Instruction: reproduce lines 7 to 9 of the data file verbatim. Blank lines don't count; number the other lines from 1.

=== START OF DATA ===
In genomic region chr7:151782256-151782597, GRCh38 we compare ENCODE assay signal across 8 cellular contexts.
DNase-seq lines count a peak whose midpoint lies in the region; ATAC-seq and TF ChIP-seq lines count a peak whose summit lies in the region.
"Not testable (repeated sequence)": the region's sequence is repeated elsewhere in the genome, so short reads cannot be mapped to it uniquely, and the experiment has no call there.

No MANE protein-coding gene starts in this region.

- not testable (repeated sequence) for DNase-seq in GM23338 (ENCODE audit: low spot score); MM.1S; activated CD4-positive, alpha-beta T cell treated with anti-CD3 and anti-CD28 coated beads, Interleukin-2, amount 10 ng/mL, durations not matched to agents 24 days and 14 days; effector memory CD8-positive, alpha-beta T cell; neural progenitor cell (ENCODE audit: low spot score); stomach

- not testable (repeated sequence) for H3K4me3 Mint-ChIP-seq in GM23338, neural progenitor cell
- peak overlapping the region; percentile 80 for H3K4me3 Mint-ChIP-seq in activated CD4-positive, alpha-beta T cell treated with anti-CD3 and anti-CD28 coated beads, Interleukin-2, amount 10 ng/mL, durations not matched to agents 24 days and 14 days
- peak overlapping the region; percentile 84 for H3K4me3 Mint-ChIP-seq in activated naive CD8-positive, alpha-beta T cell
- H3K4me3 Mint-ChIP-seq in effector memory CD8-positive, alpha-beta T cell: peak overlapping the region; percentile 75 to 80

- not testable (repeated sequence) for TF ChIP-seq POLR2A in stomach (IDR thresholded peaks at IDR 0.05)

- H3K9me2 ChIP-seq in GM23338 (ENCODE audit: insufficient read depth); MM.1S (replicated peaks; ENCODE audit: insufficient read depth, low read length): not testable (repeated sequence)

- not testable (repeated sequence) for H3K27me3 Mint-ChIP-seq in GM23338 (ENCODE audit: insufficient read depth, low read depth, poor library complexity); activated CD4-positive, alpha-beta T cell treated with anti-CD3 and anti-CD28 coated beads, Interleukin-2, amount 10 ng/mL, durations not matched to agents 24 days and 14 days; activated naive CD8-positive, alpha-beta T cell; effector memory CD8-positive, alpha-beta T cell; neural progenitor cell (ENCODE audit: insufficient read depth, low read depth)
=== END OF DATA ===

- peak overlapping the region; percentile 80 for H3K4me3 Mint-ChIP-seq in activated CD4-positive, alpha-beta T cell treated with anti-CD3 and anti-CD28 coated beads, Interleukin-2, amount 10 ng/mL, durations not matched to agents 24 days and 14 days
- peak overlapping the region; percentile 84 for H3K4me3 Mint-ChIP-seq in activated naive CD8-positive, alpha-beta T cell
- H3K4me3 Mint-ChIP-seq in effector memory CD8-positive, alpha-beta T cell: peak overlapping the region; percentile 75 to 80